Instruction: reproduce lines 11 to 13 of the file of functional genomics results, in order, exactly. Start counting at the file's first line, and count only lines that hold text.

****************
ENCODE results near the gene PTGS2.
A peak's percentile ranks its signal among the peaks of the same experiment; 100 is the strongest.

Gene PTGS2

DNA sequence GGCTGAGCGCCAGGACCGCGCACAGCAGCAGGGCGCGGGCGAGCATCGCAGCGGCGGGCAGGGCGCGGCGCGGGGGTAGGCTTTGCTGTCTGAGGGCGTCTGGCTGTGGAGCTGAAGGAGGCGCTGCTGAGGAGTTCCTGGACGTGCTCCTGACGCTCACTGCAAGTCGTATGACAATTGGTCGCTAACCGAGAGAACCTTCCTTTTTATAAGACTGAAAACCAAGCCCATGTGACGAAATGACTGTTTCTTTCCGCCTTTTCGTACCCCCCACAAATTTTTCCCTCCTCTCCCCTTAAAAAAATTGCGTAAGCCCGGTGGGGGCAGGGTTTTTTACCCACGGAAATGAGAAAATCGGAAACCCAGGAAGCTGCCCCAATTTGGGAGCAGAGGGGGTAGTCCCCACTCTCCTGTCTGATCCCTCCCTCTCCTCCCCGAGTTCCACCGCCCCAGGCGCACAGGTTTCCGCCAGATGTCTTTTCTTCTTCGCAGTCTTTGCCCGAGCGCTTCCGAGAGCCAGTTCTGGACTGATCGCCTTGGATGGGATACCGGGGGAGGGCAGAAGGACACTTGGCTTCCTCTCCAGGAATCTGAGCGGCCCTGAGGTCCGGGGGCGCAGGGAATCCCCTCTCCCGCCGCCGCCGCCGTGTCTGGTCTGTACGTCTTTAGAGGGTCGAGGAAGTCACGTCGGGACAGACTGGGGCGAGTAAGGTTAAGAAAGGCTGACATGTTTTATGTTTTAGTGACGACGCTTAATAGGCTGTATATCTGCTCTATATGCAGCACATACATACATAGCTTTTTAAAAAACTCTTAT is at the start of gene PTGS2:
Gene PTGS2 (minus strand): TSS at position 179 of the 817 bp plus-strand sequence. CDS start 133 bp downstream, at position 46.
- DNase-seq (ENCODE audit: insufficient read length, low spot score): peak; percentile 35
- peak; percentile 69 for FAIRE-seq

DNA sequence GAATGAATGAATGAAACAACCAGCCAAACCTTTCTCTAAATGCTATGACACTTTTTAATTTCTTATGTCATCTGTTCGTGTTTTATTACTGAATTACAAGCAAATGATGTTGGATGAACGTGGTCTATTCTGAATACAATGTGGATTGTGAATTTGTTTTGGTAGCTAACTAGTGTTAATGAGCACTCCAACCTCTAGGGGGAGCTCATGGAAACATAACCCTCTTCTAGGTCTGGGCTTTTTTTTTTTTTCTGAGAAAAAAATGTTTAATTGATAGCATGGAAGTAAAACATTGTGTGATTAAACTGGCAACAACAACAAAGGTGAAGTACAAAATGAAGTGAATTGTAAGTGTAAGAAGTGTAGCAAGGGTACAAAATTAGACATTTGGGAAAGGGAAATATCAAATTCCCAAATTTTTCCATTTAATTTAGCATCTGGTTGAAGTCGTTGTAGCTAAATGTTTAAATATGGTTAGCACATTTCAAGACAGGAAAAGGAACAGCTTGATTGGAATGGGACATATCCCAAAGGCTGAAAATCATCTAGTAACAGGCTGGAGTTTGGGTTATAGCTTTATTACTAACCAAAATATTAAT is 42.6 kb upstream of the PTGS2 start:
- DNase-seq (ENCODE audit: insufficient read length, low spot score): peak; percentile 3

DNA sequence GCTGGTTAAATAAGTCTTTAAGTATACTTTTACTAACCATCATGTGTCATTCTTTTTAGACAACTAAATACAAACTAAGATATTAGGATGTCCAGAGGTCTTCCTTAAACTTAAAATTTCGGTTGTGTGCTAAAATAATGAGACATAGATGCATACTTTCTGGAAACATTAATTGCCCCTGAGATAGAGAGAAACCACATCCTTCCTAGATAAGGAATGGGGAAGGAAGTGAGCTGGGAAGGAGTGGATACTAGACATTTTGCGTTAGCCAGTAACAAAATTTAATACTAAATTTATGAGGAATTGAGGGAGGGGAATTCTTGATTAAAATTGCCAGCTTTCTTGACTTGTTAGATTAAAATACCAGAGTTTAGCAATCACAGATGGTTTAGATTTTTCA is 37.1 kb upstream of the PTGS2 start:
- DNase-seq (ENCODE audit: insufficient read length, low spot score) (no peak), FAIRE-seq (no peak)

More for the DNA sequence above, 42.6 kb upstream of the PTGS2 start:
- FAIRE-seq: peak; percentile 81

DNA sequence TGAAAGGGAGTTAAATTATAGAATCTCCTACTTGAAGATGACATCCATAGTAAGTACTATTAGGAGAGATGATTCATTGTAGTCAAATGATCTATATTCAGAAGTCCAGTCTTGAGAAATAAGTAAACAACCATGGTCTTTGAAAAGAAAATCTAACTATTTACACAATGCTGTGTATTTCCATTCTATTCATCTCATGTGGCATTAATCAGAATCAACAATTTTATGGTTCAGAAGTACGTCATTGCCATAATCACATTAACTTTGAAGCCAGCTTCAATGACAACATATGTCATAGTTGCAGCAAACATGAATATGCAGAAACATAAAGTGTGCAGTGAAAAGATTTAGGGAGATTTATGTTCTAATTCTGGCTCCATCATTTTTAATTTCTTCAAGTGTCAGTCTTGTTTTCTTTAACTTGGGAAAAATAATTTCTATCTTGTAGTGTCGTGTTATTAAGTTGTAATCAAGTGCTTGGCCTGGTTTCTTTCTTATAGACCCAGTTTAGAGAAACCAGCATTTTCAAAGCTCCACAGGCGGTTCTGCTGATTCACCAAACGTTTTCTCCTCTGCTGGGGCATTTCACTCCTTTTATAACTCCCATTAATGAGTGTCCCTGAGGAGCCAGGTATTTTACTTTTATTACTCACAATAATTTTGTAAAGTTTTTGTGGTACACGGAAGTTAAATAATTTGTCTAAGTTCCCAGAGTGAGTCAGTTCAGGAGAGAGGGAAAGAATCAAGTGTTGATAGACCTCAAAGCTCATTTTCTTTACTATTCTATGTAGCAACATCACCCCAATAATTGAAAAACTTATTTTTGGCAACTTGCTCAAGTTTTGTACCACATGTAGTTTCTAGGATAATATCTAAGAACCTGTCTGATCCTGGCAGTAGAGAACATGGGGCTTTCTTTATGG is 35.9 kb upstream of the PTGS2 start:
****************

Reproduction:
- DNase-seq (ENCODE audit: insufficient read length, low spot score) (no peak), FAIRE-seq (no peak)

More for the DNA sequence above, 42.6 kb upstream of the PTGS2 start:
- FAIRE-seq: peak; percentile 81